Detroit prelate wants Catholic assembly canceled

Perhaps it was only a matter of time.

The Archdiocese of Detroit has warned Catholics to stay away from a national conference of liberal Catholics to be held in Detroit next year. Archbishop of Detroit Allen Vigneron, meanwhile, has call upon organizers of the conference to cancel their plans, saying they are in opposition to the Catholic faith.

Vigneron has his sights set on limiting the impact of the American Catholic Council, a movement aimed “to bring together a network of individuals, organizations, and communities to consider the state and future of our Church, according to the council’s web site.

For those not familiar with the council or its planned conference, set for next June in Detroit, the following are questions and answers taken from the council’s Web site:

Who is behind this gathering?

Catholics, committed to the principles of Vatican II. We ground ourselves in our common baptism giving us rights and responsibilities to continue the mission of Christ on earth. We are a movement of individuals and representatives of organizations committed to the fullness of the Catholic Church. As Vatican II Catholics we are united under a new banner, the American Catholic Council.

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What are the principles of Vatican II?

The Church is the community of all baptized faithful—all of whom have rights and responsibilities as Catholic Christians. The Church should be engaged with and in the world. The Holy Spirit is alive and working in all of the baptized faithful. The Church (and particularly its liturgies and sacraments) should be open, understandable, responsible, and inclusive. The Church should be a model of the Gospel–in process as well as mission.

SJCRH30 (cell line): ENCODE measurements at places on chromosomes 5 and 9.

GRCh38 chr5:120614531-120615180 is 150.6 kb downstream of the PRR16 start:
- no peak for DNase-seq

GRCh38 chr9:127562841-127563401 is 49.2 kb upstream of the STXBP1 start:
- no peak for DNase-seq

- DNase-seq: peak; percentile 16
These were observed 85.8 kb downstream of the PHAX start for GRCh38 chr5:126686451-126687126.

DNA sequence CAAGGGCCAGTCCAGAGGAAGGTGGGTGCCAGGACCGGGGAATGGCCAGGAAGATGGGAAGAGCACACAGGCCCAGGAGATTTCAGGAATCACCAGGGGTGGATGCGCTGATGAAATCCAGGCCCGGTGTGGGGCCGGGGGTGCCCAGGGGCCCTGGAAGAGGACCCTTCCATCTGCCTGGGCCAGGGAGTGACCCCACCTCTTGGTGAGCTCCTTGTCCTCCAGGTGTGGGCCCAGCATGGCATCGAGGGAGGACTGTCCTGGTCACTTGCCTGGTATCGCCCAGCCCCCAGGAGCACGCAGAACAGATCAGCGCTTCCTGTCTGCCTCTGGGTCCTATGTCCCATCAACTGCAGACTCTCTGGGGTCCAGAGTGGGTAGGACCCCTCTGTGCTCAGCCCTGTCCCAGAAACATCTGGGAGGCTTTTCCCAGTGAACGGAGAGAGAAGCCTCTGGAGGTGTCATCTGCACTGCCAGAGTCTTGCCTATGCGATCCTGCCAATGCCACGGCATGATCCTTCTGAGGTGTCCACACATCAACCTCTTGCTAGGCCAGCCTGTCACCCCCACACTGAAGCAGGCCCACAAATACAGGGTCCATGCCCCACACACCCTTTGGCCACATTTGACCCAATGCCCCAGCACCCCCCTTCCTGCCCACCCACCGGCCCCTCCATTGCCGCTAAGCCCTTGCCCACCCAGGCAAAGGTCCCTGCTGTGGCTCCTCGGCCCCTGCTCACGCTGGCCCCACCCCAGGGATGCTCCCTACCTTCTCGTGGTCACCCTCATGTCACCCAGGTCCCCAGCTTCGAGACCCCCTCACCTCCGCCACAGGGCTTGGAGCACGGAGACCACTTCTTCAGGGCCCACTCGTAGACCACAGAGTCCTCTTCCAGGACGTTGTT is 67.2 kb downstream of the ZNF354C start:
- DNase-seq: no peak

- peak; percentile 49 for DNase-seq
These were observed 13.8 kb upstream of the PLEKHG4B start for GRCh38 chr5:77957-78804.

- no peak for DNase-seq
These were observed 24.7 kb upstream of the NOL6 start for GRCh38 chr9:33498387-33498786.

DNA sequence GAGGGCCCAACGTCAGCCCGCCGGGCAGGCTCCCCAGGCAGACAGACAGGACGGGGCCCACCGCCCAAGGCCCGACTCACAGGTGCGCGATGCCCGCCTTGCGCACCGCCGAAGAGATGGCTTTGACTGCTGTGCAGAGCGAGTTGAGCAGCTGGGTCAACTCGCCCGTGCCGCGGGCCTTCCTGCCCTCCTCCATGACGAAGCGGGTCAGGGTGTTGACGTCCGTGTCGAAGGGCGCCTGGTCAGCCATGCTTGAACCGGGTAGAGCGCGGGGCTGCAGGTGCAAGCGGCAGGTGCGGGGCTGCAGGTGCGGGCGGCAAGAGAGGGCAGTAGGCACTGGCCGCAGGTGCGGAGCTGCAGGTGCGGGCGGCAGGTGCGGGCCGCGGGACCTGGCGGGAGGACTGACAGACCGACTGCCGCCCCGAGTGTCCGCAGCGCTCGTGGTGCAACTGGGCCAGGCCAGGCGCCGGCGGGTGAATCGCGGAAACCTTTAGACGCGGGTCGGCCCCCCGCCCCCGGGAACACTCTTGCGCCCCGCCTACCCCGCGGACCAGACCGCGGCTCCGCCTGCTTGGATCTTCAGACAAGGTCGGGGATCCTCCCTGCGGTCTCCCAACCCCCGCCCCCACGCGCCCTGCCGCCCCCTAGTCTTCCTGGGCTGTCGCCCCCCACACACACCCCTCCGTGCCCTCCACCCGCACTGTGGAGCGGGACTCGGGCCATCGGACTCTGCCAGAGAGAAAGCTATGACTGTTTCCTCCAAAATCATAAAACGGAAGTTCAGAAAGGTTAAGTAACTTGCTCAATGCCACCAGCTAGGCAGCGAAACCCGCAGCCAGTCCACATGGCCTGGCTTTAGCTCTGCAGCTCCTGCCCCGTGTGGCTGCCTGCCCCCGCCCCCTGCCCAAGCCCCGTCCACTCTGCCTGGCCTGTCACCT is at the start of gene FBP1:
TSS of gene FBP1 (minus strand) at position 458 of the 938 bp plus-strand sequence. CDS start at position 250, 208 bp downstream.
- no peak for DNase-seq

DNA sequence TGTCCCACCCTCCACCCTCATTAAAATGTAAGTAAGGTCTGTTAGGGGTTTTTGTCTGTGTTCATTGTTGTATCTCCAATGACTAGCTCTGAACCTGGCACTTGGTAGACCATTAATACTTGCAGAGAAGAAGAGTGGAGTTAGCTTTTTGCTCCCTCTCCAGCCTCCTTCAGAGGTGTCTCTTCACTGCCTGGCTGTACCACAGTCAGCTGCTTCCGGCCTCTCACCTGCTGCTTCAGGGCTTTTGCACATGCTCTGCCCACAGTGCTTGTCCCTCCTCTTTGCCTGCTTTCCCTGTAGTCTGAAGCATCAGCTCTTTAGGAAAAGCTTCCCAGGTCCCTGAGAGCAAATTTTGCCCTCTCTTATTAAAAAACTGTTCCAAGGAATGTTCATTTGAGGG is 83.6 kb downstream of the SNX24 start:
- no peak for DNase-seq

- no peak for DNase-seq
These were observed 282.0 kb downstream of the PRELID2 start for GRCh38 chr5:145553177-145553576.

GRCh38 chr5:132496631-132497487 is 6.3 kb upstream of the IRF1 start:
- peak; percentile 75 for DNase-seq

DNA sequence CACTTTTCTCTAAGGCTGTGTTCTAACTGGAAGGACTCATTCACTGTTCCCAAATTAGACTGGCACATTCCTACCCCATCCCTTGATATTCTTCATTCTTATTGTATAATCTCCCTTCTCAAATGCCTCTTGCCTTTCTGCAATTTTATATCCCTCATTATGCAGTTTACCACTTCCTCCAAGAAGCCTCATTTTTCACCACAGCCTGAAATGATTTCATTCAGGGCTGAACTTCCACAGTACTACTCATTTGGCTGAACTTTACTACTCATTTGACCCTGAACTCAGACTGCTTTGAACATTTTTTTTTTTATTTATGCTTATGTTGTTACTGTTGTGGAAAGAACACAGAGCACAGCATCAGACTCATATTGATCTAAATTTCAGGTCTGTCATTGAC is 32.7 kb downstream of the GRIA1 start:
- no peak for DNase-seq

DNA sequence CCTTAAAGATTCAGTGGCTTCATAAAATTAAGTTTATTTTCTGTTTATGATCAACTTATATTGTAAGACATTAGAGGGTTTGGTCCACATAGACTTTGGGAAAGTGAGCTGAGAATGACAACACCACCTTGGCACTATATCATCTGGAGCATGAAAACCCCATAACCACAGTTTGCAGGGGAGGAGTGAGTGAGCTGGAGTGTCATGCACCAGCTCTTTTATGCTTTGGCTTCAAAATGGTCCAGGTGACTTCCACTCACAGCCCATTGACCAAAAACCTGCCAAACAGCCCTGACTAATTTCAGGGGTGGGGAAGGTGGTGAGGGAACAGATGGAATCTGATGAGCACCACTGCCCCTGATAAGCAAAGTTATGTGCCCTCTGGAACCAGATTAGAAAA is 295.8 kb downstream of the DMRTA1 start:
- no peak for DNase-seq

What are your goals?

To foster and facilitate assemblies of Catholics on local and regional levels, to learn about the roles and responsibilities of all Catholics, as envisioned by Vatican II, and then to meet in a Council to give voice to all Baptized Catholics. At this Council, we hope to proclaim our common belief of those rights and responsibilities.

When will it happen?

Pentecost weekend, June 10-12, 2011. This is the eve of the fiftieth anniversary of the opening of Vatican II and the 35th anniversary of Call to Action in Detroit which examined the impact and implications of Vatican II on the US Catholic Church.

Where will it happen?

Detroit, Michigan—in a newly refurbished convention center and newly renovated hotels along Detroit’s renaissance showplace riverfront.

Who will organize it?

The ACC Planning Committee, taking into consideration input from local and regional assemblies.

Who can attend?

Anyone genuinely interested in respectfully addressing the future of the Catholic Church in the USA can attend the local or national gatherings. We value hearing the voices of a wide spectrum of committed Catholics. We expect to see attendance from all over the USA with observers from other countries as well.

What do you want to do? What’s the agenda?

We want to reinvigorate the promise of Vatican II to create a more responsive, accountable Church that calls on the active participation of all people and a Church that more closely models our experience in the U.S. And we want to provide a set of principles outlining the rights and responsibilities of all Catholics. We can start by listening to the authentic experiences, the concerns, and the voices of all of the people of God. It is this listening process which is at the foundation of the assemblies and the eventual council.